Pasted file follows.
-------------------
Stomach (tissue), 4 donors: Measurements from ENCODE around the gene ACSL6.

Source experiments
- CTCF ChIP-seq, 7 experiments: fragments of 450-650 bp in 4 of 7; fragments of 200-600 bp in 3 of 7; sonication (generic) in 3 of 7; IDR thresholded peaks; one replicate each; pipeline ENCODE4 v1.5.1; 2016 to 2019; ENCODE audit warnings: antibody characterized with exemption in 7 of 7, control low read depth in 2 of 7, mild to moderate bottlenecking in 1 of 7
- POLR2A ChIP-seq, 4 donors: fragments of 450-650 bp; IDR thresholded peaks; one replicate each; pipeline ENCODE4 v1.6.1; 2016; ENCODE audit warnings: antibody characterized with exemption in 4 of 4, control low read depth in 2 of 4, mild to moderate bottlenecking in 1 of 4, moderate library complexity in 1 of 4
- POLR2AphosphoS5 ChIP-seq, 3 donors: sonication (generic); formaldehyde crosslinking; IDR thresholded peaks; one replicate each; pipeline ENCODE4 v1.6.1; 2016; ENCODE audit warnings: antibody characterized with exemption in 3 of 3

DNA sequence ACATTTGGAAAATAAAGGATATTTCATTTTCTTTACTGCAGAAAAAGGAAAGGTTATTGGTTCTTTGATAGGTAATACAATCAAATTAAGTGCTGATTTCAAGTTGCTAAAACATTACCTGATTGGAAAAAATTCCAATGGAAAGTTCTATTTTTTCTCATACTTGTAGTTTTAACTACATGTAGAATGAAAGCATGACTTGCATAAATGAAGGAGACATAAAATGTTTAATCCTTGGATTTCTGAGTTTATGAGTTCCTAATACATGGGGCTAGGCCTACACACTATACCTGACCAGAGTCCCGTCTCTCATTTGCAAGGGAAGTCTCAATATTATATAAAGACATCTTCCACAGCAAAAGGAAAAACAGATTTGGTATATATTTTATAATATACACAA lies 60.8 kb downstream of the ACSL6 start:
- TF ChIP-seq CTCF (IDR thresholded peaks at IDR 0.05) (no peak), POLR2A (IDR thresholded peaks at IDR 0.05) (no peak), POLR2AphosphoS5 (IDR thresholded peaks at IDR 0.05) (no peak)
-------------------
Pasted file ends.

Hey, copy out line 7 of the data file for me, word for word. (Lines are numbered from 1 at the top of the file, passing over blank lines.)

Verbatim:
- TF ChIP-seq CTCF (IDR thresholded peaks at IDR 0.05) (no peak), POLR2A (IDR thresholded peaks at IDR 0.05) (no peak), POLR2AphosphoS5 (IDR thresholded peaks at IDR 0.05) (no peak)